o[0][i] = operators[0]->iterate(                             );
	o[1][i] = operators[1]->iterate(                             );
	o[2][i] = operators[2]->iterate( ( o[0][i] + o[1][i] ) / 2.f );
	o[3][i] = operators[3]->iterate( o[2][i]                     );

	return o[4][i] = operators[4]->iterate( o[3][i], p_0 );
}

// etc

My failure is that I am unable to account for all possible algorithm configurations when the number of operators is variable. Manually coding each and every algorithm I can think of up to 5 operators seems impossible, and I don't even want to begin thinking about the implications of 6 operators. However, many advanced FM synthesizers that have existed for decades (electronic keyboards, etc.) have made use of 6 operators and beyond. My aim is to create the most thorough and flexible frequency modulated synthesis system thus far and I feel that there is a way to harness the power of C++ to do so (which has so far eluded me).

The code I have presented to you above will most likely be scrapped, but I think it does a sufficient job of conveying the need for some sort of C++ template metaprogramming or perhaps a simpler and more straight forward method. Performance is critical, so I want to minimize overhead as much as possible.

For reference, here is the code for a few of the functions specificed above:
 
// iterate
f32 operate::iterate( f32 modulation, f32 pulse )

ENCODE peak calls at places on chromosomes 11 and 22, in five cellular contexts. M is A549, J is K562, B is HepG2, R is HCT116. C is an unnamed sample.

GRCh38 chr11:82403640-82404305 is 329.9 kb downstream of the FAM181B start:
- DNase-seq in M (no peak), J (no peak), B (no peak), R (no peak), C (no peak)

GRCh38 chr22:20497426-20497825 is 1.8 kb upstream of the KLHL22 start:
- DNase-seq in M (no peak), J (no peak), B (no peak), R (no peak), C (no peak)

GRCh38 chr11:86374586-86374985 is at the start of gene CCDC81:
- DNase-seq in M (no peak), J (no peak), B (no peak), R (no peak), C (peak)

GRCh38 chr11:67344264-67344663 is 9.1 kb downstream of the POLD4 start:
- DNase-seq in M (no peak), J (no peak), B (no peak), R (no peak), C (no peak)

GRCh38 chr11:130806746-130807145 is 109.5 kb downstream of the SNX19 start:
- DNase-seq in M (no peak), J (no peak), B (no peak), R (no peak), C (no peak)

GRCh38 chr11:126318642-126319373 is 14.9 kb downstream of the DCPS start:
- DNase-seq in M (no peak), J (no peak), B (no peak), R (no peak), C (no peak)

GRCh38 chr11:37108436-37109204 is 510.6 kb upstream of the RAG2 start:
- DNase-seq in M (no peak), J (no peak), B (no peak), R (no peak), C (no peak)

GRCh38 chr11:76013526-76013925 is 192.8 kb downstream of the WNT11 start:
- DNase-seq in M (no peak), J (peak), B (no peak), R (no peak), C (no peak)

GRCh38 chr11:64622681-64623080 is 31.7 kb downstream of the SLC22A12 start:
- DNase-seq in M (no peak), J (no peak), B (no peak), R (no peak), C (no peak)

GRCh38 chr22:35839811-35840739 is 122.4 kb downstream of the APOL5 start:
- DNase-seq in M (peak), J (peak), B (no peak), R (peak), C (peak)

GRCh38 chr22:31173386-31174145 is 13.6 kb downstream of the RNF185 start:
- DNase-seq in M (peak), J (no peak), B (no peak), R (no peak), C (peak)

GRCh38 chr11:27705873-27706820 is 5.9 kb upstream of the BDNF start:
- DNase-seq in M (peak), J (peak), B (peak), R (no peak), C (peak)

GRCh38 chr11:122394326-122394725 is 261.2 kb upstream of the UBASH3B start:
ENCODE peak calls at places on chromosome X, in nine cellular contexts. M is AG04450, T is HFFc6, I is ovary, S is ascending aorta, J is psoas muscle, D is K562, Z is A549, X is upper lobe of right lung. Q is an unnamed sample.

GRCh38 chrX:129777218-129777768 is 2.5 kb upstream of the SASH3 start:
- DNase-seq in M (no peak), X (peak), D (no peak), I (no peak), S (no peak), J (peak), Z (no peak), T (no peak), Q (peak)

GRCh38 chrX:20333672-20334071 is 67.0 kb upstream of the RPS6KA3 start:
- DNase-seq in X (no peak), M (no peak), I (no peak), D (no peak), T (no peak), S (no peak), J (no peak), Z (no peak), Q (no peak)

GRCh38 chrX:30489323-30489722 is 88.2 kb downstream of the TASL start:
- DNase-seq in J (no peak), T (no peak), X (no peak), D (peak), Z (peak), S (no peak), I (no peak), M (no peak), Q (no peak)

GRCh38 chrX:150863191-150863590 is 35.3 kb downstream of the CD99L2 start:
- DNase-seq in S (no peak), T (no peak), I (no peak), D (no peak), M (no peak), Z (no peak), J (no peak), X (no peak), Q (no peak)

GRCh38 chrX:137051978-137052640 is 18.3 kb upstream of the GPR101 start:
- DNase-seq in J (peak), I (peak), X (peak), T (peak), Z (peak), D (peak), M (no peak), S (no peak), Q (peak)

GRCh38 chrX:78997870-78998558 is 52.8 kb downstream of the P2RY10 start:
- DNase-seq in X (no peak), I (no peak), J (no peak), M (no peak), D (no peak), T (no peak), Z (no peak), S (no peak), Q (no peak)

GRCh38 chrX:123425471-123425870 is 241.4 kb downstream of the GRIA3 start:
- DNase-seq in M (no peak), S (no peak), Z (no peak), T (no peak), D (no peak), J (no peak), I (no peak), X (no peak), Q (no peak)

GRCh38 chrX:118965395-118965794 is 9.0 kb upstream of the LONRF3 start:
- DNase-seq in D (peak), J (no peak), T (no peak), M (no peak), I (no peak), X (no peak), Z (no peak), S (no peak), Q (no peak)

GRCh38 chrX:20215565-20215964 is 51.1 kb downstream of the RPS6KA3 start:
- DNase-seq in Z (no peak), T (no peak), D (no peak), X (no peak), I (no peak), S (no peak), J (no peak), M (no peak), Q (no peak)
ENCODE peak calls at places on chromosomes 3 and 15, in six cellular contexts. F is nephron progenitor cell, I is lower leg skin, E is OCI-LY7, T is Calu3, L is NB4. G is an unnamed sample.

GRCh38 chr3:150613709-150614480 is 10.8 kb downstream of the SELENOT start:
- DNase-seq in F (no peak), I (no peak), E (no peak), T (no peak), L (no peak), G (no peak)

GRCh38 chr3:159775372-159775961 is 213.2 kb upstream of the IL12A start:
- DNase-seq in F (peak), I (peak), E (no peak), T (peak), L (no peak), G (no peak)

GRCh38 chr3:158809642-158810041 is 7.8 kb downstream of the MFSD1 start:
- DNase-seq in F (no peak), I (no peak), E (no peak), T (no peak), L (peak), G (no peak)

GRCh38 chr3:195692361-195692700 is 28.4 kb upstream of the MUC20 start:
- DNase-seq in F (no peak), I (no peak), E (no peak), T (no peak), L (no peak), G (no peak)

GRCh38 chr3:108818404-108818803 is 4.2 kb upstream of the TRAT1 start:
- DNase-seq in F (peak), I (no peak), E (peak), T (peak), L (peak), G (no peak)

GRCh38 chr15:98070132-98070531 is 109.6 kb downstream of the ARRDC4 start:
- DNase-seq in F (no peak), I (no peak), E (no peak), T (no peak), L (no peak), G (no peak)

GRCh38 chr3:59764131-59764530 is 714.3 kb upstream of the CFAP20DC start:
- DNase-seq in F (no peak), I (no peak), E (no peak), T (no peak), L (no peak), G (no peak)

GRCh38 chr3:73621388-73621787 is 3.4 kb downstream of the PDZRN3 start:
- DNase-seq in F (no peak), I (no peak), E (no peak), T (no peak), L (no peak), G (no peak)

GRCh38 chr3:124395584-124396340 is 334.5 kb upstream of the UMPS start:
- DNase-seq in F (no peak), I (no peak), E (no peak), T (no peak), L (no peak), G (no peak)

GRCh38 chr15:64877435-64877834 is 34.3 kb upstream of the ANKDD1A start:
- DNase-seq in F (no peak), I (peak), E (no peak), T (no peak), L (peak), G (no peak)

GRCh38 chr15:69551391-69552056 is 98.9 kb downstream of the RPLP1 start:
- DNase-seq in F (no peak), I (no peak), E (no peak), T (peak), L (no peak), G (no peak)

{
	BDAPI_MUTEX( mutex );

	operator_oscillator->set_frequency( interpolate_frequency() );

	return last_frame = operator_oscillator->iterate( powf( 2.f, pulse ) * powf( 2.f, modulation )
		* ( 1.f + multiplier ) ) * envelope->iterate() * velocity;
}

// private interpolate frequency
f32 operate::interpolate_frequency()
{
	if( envelope->get_state() != adsr::attack )
	{
		return target_frequency;
	}
	else
	{
		return math::mix<f32>( previous_frequency, math::clamp<f32>( math::inv_lerp<f32>( last_adsr,
			envelope->get_last_frame(), envelope->get_attack_level() ), 1.f ), target_frequency );
	}
}

// run
raw& voice::run()
{
	BDAPI_MUTEX( mutex );

	if( voice_state == idle )
	{
		return *output;
	}

	fori( samples )
	{
		if( using_amp )
		{
			if( using_pulse )
			{
				output_data[i] = ( this->*iterate_func )( operator_data, i, lfo_pulse->iterate() )
					* 1.f - ( lfo_amp->iterate() + 1.f ) * 0.5f;
			}
			else
			{
				lfo_pulse->skip();

				output_data[i] = ( this->*iterate_func )( operator_data, i, 0.f )
					* 1.f - ( lfo_amp->iterate() + 1.f ) * 0.5f;
			}
		}
		else
		{
			lfo_amp->skip();

			if( using_pulse )
			{
				output_data[i] = ( this->*iterate_func )( operator_data, i, lfo_pulse->iterate() );
			}
			else
			{
				lfo_pulse->skip();

				output_data[i] = ( this->*iterate_func )( operator_data, i, 0.f );
			}
		}
	}

	if( voice_state == state::key_on && duration > 0.f )
	{
		duration -= samples;

		if( duration <= 0.f )
		{
			fori( operator_amount )
			{
				operators[i]->key_off();
			}

			voice_state = state::key_off;
		}
	}

	if( voice_state == state::key_off )
	{
		bl set_idle = true;